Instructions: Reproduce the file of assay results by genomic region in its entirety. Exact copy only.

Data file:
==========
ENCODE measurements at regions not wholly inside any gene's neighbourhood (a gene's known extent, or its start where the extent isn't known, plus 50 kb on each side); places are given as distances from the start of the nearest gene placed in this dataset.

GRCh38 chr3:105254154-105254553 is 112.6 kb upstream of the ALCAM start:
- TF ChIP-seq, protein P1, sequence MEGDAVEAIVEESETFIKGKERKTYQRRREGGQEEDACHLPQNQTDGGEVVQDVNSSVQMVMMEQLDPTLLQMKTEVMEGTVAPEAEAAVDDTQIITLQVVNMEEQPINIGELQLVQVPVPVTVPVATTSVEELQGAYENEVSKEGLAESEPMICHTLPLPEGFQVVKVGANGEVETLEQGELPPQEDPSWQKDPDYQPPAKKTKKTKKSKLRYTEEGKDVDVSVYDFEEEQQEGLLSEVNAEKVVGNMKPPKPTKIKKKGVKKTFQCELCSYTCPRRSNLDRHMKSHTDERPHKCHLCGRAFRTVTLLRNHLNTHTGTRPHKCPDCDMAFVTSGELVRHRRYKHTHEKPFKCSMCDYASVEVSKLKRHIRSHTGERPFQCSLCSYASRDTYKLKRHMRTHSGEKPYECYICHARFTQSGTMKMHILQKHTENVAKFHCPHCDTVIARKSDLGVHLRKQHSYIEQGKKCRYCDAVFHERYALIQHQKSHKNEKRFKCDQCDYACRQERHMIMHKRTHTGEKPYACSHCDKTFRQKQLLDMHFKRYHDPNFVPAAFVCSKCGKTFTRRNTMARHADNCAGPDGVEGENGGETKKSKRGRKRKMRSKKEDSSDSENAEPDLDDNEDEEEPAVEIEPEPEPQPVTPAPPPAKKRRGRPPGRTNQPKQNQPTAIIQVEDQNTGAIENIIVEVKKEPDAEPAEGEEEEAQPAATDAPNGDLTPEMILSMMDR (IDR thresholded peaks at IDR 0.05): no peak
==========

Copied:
ENCODE measurements at regions not wholly inside any gene's neighbourhood (a gene's known extent, or its start where the extent isn't known, plus 50 kb on each side); places are given as distances from the start of the nearest gene placed in this dataset.

GRCh38 chr3:105254154-105254553 is 112.6 kb upstream of the ALCAM start:
- TF ChIP-seq, protein P1, sequence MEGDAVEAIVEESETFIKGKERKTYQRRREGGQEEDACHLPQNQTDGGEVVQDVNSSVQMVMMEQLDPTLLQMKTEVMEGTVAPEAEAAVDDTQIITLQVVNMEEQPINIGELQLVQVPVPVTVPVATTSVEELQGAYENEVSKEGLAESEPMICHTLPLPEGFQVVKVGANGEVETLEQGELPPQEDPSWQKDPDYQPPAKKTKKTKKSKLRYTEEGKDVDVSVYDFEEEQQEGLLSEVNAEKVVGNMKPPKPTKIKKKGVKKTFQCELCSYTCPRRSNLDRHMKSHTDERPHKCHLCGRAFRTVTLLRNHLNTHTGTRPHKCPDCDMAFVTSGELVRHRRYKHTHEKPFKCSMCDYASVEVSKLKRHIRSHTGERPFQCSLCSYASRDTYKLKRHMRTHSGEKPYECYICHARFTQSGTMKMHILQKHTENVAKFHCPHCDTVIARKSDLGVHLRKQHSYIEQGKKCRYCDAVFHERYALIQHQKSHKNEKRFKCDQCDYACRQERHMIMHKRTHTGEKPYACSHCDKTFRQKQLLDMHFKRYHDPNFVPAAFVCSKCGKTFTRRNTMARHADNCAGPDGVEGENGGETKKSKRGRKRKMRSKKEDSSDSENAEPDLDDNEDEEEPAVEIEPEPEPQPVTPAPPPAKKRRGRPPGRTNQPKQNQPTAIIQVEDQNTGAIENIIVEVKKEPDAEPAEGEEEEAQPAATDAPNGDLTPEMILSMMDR (IDR thresholded peaks at IDR 0.05): no peak